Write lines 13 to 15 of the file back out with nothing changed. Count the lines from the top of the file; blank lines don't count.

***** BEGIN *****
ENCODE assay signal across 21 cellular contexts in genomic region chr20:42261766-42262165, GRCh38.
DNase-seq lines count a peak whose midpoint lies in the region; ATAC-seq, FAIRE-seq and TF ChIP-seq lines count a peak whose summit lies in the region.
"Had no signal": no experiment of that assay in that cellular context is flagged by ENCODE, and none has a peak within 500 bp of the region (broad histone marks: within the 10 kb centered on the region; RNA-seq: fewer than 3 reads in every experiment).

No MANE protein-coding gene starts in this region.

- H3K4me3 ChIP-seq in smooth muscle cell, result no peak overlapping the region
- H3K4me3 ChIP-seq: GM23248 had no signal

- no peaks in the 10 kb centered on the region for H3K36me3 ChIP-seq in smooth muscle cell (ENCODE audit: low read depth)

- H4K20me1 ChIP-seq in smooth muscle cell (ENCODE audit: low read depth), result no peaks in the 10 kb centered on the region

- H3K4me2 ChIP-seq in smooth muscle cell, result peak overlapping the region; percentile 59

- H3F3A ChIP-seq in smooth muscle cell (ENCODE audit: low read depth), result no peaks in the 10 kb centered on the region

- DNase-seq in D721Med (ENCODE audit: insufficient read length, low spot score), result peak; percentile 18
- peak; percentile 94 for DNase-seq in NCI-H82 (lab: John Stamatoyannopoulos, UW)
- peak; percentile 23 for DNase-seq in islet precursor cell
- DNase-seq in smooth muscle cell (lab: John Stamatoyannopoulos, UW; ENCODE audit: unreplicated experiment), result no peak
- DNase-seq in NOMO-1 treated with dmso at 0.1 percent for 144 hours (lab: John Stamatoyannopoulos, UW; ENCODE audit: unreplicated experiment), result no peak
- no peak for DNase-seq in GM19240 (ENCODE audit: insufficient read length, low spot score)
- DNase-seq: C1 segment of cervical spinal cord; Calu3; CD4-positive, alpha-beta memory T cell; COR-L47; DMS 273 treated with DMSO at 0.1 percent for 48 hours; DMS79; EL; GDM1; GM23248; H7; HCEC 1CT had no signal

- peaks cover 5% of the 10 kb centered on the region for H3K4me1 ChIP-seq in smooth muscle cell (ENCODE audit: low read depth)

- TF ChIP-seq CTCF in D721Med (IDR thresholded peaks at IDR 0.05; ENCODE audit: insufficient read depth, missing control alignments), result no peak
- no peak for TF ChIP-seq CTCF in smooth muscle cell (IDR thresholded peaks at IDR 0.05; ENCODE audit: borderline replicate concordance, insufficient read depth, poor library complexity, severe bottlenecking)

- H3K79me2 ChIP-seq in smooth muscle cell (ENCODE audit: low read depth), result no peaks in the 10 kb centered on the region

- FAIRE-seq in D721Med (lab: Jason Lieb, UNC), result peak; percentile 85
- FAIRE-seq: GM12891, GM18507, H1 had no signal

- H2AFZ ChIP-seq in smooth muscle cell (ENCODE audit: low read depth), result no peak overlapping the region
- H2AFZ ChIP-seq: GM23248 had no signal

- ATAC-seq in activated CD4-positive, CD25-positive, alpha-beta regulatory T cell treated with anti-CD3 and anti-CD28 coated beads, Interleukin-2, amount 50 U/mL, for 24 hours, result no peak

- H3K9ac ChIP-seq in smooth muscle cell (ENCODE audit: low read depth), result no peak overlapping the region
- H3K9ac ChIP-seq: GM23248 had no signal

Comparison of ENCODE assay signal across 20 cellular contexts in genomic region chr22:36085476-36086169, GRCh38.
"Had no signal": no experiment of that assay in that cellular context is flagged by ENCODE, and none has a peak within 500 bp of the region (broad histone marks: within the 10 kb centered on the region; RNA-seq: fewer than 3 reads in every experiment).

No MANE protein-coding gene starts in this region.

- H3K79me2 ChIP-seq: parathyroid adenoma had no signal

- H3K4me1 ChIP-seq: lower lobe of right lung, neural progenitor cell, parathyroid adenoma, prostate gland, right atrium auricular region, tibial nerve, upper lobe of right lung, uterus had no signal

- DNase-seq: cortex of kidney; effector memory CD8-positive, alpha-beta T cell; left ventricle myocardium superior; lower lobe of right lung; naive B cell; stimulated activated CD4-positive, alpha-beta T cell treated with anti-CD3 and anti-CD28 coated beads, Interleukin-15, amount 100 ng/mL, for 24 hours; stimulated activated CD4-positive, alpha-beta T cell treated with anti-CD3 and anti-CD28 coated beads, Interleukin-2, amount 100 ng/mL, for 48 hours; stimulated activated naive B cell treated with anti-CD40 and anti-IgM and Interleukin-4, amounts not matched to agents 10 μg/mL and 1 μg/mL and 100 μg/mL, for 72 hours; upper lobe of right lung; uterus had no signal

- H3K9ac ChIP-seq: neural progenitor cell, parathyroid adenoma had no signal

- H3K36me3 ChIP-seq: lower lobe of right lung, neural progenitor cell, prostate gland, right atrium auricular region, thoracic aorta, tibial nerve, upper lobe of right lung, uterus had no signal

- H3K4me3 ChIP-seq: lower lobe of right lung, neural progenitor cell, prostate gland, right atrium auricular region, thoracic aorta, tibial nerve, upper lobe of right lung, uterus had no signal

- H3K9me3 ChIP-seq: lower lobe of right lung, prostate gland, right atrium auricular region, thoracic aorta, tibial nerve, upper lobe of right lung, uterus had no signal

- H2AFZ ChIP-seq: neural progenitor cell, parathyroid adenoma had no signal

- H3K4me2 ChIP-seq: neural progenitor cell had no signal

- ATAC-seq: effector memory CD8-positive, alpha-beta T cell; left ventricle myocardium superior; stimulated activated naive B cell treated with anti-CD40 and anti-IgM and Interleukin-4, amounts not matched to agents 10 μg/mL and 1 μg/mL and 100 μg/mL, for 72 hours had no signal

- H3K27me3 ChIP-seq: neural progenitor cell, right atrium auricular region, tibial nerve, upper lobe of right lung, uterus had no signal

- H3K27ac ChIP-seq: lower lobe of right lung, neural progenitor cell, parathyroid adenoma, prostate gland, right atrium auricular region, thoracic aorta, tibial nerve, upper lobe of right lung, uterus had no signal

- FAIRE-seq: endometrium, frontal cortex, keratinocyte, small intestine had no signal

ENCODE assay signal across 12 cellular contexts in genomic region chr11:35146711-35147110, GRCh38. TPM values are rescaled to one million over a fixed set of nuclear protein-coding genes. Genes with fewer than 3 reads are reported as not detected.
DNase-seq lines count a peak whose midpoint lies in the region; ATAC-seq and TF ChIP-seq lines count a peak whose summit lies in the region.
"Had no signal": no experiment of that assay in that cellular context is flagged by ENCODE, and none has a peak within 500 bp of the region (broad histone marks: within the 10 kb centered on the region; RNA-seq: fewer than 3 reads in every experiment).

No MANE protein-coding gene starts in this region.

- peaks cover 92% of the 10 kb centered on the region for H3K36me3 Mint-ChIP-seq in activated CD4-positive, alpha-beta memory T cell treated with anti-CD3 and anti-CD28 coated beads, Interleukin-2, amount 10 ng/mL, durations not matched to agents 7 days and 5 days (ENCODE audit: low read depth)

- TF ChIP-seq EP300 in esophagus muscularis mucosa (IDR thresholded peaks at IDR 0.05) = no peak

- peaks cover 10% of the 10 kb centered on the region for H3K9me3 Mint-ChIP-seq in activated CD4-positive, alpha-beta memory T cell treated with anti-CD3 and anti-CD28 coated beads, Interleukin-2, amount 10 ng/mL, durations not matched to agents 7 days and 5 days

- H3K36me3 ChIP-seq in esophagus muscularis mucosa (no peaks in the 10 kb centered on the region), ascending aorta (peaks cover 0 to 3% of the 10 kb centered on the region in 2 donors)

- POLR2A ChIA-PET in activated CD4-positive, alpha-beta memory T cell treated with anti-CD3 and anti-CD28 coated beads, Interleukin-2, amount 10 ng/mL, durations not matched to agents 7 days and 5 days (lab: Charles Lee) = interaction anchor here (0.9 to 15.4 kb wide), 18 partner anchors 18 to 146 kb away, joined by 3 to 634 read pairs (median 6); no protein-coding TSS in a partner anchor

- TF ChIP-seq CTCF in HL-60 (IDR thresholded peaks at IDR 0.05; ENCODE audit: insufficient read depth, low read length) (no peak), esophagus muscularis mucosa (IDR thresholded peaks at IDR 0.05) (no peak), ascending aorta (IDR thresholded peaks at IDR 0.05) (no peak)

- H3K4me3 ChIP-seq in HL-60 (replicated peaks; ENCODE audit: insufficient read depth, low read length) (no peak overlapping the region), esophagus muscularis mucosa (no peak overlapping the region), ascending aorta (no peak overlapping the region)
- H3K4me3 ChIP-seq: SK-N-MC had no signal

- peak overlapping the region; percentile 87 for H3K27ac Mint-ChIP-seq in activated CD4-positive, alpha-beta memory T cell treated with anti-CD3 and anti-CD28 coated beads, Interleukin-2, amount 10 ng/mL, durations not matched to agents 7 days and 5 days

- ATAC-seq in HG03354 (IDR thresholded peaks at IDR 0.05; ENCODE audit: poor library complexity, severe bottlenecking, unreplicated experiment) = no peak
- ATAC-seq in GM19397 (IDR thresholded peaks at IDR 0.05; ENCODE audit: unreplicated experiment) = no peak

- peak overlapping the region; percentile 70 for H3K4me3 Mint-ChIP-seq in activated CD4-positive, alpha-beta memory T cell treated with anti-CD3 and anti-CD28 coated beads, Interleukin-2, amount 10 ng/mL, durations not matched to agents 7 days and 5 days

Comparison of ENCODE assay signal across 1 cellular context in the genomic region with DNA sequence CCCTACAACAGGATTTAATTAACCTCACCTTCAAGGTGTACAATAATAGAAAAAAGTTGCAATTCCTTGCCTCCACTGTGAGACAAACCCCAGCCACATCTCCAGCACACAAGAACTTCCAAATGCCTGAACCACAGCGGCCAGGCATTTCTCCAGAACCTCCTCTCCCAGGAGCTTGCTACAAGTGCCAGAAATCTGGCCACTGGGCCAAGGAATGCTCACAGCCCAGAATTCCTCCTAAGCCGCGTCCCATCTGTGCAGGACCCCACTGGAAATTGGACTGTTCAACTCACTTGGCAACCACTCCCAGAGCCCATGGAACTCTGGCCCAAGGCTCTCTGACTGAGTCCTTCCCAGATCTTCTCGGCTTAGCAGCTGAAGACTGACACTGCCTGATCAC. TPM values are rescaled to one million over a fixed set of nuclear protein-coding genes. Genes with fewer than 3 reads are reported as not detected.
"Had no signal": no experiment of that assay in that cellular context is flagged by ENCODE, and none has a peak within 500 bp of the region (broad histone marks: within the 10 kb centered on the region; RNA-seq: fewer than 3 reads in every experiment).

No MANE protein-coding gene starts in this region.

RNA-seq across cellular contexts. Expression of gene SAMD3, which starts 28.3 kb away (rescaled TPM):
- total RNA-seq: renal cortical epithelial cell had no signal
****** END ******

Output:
- peak; percentile 23 for DNase-seq in islet precursor cell
- DNase-seq in smooth muscle cell (lab: John Stamatoyannopoulos, UW; ENCODE audit: unreplicated experiment), result no peak
- DNase-seq in NOMO-1 treated with dmso at 0.1 percent for 144 hours (lab: John Stamatoyannopoulos, UW; ENCODE audit: unreplicated experiment), result no peak